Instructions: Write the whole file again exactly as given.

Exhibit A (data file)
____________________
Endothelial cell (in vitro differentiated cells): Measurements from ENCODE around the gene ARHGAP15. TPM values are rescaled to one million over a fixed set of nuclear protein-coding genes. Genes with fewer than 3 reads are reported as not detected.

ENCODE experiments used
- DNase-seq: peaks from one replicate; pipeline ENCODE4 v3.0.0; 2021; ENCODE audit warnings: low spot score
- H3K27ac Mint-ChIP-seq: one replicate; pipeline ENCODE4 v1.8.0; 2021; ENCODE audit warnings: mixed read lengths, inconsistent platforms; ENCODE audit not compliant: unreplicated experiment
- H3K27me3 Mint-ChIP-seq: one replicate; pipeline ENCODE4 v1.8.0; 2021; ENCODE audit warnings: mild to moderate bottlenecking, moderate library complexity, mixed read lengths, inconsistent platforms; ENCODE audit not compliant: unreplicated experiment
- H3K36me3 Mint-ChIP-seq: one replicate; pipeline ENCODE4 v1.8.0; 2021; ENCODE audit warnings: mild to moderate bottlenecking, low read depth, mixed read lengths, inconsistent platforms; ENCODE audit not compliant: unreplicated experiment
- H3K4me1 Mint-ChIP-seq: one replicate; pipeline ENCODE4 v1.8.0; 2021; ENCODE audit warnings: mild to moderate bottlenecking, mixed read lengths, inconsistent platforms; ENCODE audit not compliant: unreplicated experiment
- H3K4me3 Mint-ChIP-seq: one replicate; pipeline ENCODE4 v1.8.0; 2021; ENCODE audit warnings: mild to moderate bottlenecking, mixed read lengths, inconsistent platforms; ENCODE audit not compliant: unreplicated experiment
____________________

Endothelial cell (in vitro differentiated cells): Measurements from ENCODE around the gene ARHGAP15. TPM values are rescaled to one million over a fixed set of nuclear protein-coding genes. Genes with fewer than 3 reads are reported as not detected.

ENCODE experiments used
- DNase-seq: peaks from one replicate; pipeline ENCODE4 v3.0.0; 2021; ENCODE audit warnings: low spot score
- H3K27ac Mint-ChIP-seq: one replicate; pipeline ENCODE4 v1.8.0; 2021; ENCODE audit warnings: mixed read lengths, inconsistent platforms; ENCODE audit not compliant: unreplicated experiment
- H3K27me3 Mint-ChIP-seq: one replicate; pipeline ENCODE4 v1.8.0; 2021; ENCODE audit warnings: mild to moderate bottlenecking, moderate library complexity, mixed read lengths, inconsistent platforms; ENCODE audit not compliant: unreplicated experiment
- H3K36me3 Mint-ChIP-seq: one replicate; pipeline ENCODE4 v1.8.0; 2021; ENCODE audit warnings: mild to moderate bottlenecking, low read depth, mixed read lengths, inconsistent platforms; ENCODE audit not compliant: unreplicated experiment
- H3K4me1 Mint-ChIP-seq: one replicate; pipeline ENCODE4 v1.8.0; 2021; ENCODE audit warnings: mild to moderate bottlenecking, mixed read lengths, inconsistent platforms; ENCODE audit not compliant: unreplicated experiment
- H3K4me3 Mint-ChIP-seq: one replicate; pipeline ENCODE4 v1.8.0; 2021; ENCODE audit warnings: mild to moderate bottlenecking, mixed read lengths, inconsistent platforms; ENCODE audit not compliant: unreplicated experiment